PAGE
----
Episiotomy

Overview

What is an episiotomy?

Episiotomy is a procedure in which your obstetrician makes a small cut between the bottom of your vaginal opening and anus (an area called the perineum) during childbirth. An episiotomy makes the opening of your vagina wider, which allows your baby to come through more easily. Sometimes your perineum will tear naturally as your baby comes out. This is called perineal tear (or laceration).

Healthcare providers don't recommend routine episiotomies and prefer that you tear naturally. However, the procedure is still used in certain cases.

When is an episiotomy necessary?

While episiotomies are uncommon, there are still instances when your healthcare provider feels it's the safest option. These instances include:

  • Your baby is in distress and needs to be delivered quickly.
  • You're exhausted and dehydrated from prolonged labor.
  • Your obstetrician needs to use forceps or a vacuum to deliver your baby. Your vagina may need to be wider to use these instruments.
  • Your baby is breech or has shoulder dystocia (shoulders are stuck in your pelvis).
  • Your baby is large.
  • You've been pushing for too long or can't control pushing.

Is it better to tear or have an episiotomy?

The latest research suggests it's better to let the perineum tear naturally.

Healthcare providers once thought making a surgical incision would help the vagina stretch and prevent severe tears. Some also believed it could prevent complications like urinary incontinence and pelvic floor dysfunction. Your pelvic floor consists of muscles and tissue that support your uterus and help prevent urinary and bowel dysfunction. But newer research has shown episiotomies may not prevent complications and may make tears extend farther than intended.

Procedure Details

How is an episiotomy done?

An episiotomy is performed during a vaginal delivery. The specific process may vary depending on your obstetrician and your condition.

Generally, an episiotomy follows this process:

  • You'll get anesthesia so you don't feel pain. If you've already had an epidural, you don't have feeling from your waist down. You may not need any additional anesthesia. If you haven't had an epidural, your provider injects a local anesthetic into the perineum.
  • Once your baby is crowning (your baby's head is at your vaginal opening) and pushing against the perineum, your provider uses episiotomy scissors to make the episiotomy incision.
  • Your baby is delivered, followed by the placenta.
  • Your provider uses absorbable stitches to repair the tissues and muscles affected. They evaluate the degree of the tear and check for complications.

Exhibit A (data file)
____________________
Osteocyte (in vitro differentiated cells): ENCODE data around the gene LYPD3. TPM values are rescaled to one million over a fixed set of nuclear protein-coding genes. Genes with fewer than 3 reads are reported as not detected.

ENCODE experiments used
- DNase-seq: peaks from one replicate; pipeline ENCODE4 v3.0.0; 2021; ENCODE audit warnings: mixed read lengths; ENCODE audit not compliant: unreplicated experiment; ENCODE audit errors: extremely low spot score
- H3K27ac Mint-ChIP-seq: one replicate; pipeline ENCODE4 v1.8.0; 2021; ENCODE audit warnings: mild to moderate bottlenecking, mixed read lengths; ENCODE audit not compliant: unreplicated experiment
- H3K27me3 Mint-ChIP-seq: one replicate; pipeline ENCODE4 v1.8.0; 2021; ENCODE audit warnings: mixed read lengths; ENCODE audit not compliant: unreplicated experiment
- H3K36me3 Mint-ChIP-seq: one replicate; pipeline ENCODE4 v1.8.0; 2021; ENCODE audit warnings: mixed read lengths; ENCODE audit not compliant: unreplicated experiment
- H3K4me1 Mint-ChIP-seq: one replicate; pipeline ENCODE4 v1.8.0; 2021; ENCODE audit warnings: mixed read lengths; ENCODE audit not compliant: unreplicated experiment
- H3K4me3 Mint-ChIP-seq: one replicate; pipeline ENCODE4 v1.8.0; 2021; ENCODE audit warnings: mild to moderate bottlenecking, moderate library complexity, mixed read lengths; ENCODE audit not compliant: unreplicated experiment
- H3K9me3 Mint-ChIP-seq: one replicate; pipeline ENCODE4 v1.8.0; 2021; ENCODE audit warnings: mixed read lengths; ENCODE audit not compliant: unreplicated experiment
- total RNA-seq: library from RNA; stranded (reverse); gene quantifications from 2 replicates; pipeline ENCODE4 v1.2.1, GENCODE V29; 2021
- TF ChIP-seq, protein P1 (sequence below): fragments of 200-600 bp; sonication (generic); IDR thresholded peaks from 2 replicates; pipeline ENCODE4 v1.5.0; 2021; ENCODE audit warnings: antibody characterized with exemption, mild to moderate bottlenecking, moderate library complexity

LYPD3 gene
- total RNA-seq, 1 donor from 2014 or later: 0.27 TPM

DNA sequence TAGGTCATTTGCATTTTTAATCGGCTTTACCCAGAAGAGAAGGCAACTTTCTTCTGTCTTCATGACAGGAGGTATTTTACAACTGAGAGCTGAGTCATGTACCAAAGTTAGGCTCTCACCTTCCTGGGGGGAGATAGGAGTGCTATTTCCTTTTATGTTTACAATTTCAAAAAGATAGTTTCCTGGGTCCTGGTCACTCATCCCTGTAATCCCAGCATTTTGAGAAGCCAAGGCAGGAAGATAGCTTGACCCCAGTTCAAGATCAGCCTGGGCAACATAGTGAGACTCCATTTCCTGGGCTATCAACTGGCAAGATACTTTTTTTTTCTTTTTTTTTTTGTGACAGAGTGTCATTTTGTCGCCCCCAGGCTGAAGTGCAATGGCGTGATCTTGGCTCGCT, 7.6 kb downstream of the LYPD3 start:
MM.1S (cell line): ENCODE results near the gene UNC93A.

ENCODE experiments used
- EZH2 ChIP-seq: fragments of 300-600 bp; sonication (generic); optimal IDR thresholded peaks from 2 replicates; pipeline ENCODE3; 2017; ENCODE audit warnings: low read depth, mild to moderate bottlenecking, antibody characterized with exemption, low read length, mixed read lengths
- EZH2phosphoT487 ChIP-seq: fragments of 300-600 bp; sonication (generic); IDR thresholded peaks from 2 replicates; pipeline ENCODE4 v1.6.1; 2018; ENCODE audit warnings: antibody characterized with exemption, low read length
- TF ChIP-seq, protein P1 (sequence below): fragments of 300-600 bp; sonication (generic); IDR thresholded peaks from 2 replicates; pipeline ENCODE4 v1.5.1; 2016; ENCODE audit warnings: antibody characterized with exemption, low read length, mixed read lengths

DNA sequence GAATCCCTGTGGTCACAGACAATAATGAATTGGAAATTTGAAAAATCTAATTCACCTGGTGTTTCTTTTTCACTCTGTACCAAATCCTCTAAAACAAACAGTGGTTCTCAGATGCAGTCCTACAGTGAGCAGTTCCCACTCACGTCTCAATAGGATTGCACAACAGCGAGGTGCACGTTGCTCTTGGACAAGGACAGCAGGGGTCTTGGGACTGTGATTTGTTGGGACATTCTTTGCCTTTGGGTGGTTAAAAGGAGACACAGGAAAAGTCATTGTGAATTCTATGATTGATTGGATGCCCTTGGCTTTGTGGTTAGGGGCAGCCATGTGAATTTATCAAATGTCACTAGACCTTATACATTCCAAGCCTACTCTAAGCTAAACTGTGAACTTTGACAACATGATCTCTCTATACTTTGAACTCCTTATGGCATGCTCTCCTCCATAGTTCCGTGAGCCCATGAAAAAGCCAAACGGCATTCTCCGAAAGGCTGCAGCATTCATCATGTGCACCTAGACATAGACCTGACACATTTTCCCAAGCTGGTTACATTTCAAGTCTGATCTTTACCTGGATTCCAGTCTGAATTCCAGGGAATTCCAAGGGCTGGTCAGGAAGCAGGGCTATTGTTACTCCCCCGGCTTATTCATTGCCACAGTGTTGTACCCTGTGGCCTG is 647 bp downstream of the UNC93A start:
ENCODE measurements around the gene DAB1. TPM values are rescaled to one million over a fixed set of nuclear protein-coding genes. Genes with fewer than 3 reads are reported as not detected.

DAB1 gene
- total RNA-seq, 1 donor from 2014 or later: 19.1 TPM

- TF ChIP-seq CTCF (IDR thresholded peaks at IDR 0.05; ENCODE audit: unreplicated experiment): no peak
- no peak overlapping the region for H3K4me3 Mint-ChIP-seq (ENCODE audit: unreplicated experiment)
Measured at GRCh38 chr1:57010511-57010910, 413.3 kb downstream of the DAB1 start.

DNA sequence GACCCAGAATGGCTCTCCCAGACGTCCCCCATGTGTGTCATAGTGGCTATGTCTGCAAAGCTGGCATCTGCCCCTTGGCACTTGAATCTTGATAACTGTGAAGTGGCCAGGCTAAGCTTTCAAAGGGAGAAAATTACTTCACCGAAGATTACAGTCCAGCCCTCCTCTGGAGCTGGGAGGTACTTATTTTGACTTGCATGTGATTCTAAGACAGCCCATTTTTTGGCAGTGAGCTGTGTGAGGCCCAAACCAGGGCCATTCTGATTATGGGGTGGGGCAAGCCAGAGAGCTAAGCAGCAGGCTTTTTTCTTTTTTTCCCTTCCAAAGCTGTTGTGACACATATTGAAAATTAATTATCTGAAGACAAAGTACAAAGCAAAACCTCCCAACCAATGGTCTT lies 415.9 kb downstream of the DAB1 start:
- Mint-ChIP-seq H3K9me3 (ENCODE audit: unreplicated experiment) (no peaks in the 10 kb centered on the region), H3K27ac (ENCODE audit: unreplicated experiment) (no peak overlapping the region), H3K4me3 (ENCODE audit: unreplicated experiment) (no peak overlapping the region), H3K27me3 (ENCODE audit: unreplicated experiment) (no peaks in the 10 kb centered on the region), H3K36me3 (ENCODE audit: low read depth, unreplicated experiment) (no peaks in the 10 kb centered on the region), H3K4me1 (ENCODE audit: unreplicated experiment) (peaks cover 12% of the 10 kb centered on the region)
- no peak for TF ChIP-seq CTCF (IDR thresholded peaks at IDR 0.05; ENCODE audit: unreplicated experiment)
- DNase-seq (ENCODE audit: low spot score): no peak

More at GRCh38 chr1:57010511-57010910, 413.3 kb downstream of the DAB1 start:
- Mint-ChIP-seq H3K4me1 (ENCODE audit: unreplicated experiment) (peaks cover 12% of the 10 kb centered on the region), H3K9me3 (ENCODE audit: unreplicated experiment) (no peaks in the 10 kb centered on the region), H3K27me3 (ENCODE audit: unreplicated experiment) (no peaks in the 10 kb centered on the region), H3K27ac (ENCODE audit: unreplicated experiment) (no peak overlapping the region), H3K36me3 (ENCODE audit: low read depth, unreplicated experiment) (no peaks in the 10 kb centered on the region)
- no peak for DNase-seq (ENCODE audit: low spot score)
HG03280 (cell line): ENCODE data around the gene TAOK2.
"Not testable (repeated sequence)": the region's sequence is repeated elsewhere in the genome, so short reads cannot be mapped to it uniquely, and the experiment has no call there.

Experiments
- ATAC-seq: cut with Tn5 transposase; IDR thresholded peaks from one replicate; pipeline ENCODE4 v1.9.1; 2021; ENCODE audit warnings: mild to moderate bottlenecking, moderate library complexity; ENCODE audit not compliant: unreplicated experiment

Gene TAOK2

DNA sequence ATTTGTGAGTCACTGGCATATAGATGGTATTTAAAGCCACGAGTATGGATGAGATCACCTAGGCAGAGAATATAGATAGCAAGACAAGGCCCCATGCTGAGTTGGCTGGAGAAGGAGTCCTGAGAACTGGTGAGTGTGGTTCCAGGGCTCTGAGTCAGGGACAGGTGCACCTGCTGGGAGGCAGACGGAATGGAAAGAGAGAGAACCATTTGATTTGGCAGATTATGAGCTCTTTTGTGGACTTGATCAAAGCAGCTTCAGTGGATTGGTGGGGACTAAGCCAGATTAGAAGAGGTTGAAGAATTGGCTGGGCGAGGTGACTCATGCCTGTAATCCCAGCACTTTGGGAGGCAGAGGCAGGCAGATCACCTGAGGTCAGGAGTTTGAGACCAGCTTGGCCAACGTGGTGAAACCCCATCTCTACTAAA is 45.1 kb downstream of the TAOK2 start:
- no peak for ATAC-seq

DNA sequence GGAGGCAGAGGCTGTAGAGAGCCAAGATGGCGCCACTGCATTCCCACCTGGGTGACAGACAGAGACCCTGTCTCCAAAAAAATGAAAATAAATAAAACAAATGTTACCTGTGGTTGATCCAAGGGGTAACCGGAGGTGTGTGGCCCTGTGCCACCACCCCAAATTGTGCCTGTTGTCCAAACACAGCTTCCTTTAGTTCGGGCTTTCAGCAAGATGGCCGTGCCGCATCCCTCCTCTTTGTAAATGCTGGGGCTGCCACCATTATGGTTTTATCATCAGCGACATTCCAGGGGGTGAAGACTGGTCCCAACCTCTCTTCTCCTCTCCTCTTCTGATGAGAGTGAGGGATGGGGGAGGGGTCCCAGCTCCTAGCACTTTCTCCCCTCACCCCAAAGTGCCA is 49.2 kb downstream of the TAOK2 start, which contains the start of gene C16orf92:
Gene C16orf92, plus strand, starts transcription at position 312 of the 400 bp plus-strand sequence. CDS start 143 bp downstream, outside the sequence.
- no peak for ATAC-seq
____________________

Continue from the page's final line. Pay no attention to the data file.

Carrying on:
Types of episiotomy incisions

There are two main types of incisions:

  • Median (midline): A vertical (up and down) incision beginning at the vaginal opening extending toward the anus. This type has a higher risk of tearing to the anal sphincter or rectum, but is an easier incision to make.
  • Mediolateral: An angled or diagonal incision. The incision begins at the vaginal opening and extends at a 45-degree angle. There's less chance of the incision extending to the anal sphincter and rectum. Disadvantages of mediolateral incisions include difficulty to repair, greater blood loss and more discomfort during recovery.

What are the degrees of episiotomy?

Like perineal tears, healthcare providers describe the levels (or degrees) of episiotomy in relation to how severe the tear is. The degrees of an episiotomy are:

  • First-degree: A small tear that involves just the lining of your vagina.
  • Second-degree: A tear that extends through the lining of your vagina to the underlying vaginal tissue. Most episiotomies are second-degree.
  • Third-degree: A tear that involves your vaginal lining, vaginal tissues and extends to your anal sphincter.
  • Fourth-degree: The tear affects the vaginal lining, vaginal tissues, anal sphincter and rectum. The most severe type of tear with the most complications.

How painful is an episiotomy?

You shouldn't feel anything during an episiotomy. Your obstetrician uses a local anesthetic (typically injected into the area) to numb your perineal area so you don't feel pain. In some cases, you've already had an epidural and can't feel anything from your waist down. You can expect some pain and soreness once the anesthesia wears off.

Risks / Benefits

What are the advantages of getting an episiotomy?

In certain situations, an episiotomy helps reduce the risk of a bad natural tear. If you have an episiotomy, it's because it was the safest for you or your baby.

What are the risks of an episiotomy?

Complications that can occur due to an episiotomy include:

  • Bleeding.
  • Infection.
  • Painful sex (dyspareunia).
  • Injury to the anal sphincter and rectum.
  • Scarring.
  • Urinary incontinence.
  • Prolonged recovery time.

It’s important to note that the complications listed above can also occur with a natural tear.

Can you refuse an episiotomy?

Since episiotomies aren't routine, your healthcare provider will likely not recommend one unless it's necessary. Talk to your provider ahead of time and share your concerns about the procedure and your desire to avoid it.

Preventing an episiotomy